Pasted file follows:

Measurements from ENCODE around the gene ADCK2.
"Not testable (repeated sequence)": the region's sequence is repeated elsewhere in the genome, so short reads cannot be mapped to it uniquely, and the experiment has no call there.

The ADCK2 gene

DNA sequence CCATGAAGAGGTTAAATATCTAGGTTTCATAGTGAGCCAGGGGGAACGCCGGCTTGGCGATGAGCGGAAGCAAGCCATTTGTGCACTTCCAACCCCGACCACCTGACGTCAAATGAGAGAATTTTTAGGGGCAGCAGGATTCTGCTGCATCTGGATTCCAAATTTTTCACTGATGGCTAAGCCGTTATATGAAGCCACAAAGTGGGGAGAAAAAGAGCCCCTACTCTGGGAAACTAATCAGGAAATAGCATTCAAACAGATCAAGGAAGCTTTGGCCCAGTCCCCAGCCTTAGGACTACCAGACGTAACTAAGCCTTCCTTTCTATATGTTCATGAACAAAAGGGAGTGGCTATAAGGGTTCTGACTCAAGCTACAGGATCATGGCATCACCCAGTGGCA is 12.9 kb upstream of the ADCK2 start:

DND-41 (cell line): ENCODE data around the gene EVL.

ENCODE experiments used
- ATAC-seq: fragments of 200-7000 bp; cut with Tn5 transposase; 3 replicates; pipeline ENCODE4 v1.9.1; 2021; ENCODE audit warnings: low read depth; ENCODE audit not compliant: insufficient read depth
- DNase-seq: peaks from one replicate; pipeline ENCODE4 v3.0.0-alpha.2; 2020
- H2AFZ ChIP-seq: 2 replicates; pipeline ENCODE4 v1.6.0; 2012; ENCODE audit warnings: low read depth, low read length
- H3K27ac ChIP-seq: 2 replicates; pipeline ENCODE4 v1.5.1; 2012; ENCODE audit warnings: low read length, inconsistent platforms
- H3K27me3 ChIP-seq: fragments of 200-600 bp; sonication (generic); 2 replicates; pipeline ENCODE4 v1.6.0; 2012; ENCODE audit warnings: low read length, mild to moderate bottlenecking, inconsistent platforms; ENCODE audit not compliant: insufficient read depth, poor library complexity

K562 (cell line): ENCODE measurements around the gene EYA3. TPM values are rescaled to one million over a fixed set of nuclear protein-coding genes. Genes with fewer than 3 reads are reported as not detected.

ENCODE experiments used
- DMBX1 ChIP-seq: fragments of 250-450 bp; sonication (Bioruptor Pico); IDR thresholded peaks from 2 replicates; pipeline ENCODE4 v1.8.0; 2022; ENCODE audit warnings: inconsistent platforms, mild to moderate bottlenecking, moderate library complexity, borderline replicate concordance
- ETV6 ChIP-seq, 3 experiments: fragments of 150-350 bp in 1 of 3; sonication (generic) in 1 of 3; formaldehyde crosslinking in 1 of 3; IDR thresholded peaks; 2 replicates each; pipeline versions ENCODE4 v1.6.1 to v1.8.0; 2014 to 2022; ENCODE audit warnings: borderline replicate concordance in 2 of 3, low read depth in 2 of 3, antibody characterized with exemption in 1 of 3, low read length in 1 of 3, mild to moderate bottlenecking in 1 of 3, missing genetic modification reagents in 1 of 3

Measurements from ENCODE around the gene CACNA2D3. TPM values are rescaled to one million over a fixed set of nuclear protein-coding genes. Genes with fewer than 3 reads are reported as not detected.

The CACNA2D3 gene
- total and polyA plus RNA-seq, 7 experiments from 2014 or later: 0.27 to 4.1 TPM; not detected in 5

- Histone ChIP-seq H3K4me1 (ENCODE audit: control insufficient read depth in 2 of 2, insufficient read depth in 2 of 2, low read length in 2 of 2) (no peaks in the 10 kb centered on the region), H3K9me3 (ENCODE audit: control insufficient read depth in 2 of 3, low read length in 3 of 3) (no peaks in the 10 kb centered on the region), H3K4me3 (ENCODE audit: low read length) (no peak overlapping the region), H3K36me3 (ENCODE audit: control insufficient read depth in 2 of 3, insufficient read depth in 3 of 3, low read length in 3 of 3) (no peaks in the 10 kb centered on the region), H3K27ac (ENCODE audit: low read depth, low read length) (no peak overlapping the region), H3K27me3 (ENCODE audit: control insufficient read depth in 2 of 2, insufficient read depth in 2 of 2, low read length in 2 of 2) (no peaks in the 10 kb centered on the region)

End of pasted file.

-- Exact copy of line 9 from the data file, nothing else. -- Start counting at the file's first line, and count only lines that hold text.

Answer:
- H2AFZ ChIP-seq: 2 replicates; pipeline ENCODE4 v1.6.0; 2012; ENCODE audit warnings: low read depth, low read length